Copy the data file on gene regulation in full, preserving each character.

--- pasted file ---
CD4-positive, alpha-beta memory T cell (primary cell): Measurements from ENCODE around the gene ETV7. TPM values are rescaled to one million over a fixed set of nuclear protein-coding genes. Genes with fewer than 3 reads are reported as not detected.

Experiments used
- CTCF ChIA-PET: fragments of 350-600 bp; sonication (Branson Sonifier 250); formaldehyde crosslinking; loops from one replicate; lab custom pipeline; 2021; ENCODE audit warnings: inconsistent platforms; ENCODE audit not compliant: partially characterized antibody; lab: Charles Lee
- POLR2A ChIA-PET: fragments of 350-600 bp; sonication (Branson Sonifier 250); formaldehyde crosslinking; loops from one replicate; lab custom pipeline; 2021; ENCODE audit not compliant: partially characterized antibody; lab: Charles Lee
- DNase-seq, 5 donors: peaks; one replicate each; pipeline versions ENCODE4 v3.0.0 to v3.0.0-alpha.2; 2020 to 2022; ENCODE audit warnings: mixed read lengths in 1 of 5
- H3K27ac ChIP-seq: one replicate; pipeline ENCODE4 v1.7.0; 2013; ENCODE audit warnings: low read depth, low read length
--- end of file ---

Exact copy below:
CD4-positive, alpha-beta memory T cell (primary cell): Measurements from ENCODE around the gene ETV7. TPM values are rescaled to one million over a fixed set of nuclear protein-coding genes. Genes with fewer than 3 reads are reported as not detected.

Experiments used
- CTCF ChIA-PET: fragments of 350-600 bp; sonication (Branson Sonifier 250); formaldehyde crosslinking; loops from one replicate; lab custom pipeline; 2021; ENCODE audit warnings: inconsistent platforms; ENCODE audit not compliant: partially characterized antibody; lab: Charles Lee
- POLR2A ChIA-PET: fragments of 350-600 bp; sonication (Branson Sonifier 250); formaldehyde crosslinking; loops from one replicate; lab custom pipeline; 2021; ENCODE audit not compliant: partially characterized antibody; lab: Charles Lee
- DNase-seq, 5 donors: peaks; one replicate each; pipeline versions ENCODE4 v3.0.0 to v3.0.0-alpha.2; 2020 to 2022; ENCODE audit warnings: mixed read lengths in 1 of 5
- H3K27ac ChIP-seq: one replicate; pipeline ENCODE4 v1.7.0; 2013; ENCODE audit warnings: low read depth, low read length